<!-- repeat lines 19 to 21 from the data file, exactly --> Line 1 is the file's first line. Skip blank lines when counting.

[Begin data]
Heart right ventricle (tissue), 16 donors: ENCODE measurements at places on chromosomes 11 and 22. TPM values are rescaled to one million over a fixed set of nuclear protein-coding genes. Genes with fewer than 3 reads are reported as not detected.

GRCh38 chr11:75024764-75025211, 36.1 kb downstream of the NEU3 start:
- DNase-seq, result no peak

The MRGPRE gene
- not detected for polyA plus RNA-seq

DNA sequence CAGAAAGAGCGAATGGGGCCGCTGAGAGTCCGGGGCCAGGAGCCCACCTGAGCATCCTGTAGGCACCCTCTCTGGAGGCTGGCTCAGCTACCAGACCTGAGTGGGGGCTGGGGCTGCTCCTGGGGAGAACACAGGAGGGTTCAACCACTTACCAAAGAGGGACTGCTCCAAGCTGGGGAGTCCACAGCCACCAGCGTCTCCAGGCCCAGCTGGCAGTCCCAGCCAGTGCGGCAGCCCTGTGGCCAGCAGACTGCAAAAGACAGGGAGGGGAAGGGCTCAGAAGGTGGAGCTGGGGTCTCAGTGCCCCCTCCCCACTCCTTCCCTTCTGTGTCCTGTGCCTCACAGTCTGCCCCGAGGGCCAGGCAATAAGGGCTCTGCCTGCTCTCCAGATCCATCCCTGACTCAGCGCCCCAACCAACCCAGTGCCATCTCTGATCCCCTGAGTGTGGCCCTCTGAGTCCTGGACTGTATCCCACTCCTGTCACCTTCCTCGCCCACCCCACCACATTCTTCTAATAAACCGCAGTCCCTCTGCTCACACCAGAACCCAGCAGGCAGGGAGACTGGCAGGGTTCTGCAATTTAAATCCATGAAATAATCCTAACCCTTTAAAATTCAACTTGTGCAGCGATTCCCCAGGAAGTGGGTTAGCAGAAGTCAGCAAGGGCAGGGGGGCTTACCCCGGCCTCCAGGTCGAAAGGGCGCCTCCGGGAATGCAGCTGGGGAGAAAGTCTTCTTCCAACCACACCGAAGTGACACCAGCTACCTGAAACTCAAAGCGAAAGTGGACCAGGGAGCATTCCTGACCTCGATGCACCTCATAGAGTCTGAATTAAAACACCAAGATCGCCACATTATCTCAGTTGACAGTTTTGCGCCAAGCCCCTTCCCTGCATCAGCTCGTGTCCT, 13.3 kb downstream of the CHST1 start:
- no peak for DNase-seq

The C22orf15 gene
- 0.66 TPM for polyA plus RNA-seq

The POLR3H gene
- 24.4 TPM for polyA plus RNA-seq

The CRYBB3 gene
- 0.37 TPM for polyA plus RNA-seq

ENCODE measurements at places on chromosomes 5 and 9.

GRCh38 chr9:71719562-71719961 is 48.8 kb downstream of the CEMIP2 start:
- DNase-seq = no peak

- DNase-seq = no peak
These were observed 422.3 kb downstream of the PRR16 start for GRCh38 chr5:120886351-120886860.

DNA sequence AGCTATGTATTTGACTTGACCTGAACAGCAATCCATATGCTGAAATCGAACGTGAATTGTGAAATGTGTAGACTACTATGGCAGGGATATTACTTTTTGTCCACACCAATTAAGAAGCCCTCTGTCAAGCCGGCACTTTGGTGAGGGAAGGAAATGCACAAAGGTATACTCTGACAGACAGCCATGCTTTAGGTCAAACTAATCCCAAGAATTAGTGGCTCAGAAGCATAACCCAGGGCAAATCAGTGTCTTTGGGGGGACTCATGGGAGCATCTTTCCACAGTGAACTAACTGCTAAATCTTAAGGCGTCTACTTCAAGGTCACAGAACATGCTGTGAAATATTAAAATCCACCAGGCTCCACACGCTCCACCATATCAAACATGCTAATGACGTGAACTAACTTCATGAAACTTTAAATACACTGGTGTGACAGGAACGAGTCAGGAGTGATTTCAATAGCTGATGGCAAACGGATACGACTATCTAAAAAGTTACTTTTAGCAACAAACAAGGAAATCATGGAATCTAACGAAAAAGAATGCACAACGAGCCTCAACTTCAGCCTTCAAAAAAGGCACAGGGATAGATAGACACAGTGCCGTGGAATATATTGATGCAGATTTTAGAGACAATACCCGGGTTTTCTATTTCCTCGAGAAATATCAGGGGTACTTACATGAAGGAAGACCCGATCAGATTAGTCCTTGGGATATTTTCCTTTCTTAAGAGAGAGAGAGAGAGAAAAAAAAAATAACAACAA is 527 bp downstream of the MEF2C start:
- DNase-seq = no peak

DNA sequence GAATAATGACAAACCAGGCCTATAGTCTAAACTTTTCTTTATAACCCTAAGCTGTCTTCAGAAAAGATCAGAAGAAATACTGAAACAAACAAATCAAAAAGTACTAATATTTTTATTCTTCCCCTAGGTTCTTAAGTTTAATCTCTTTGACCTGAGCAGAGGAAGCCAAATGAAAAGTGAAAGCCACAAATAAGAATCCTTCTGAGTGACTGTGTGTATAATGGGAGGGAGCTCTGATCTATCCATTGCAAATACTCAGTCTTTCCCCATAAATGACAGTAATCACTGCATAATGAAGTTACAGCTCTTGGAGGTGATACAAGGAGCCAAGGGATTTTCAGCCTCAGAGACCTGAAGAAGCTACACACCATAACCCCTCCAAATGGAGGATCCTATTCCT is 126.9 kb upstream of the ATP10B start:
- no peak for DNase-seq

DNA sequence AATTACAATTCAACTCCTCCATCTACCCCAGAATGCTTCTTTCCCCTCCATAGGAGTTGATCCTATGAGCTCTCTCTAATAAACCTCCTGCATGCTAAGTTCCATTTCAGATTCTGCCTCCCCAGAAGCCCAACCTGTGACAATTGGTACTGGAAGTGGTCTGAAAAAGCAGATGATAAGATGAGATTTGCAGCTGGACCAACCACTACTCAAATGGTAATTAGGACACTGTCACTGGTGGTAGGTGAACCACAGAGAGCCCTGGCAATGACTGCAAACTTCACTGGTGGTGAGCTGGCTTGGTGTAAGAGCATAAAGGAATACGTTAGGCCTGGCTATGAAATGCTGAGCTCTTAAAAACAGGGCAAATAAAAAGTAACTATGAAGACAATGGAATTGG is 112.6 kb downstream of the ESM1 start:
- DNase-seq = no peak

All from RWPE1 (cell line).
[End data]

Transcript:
DNA sequence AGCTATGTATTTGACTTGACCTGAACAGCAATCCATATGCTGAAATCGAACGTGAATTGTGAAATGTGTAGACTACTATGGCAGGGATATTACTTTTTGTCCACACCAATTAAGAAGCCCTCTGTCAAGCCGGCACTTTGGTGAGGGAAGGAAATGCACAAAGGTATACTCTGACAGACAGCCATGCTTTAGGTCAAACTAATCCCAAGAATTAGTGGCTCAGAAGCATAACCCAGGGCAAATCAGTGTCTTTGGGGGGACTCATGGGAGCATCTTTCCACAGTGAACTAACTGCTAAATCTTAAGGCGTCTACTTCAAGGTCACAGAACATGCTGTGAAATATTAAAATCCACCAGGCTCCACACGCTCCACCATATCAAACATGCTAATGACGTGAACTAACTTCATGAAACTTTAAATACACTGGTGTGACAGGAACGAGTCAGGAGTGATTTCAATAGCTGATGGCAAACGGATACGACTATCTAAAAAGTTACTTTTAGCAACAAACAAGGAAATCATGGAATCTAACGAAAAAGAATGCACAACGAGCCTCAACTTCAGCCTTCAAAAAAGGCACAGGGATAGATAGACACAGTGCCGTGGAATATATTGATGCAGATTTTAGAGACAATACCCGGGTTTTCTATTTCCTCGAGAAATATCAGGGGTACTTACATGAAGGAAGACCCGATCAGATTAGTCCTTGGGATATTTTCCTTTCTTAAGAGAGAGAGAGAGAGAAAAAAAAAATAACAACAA is 527 bp downstream of the MEF2C start:
- DNase-seq = no peak

DNA sequence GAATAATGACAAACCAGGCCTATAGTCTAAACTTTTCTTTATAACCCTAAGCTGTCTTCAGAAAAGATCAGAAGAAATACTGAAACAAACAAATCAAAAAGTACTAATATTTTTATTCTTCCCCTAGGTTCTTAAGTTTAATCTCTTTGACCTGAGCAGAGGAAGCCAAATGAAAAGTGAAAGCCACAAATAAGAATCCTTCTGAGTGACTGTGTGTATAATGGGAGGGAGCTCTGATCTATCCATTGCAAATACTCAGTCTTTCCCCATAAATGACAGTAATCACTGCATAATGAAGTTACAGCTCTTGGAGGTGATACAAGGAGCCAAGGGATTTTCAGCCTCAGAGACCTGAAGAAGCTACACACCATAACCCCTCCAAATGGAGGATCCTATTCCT is 126.9 kb upstream of the ATP10B start: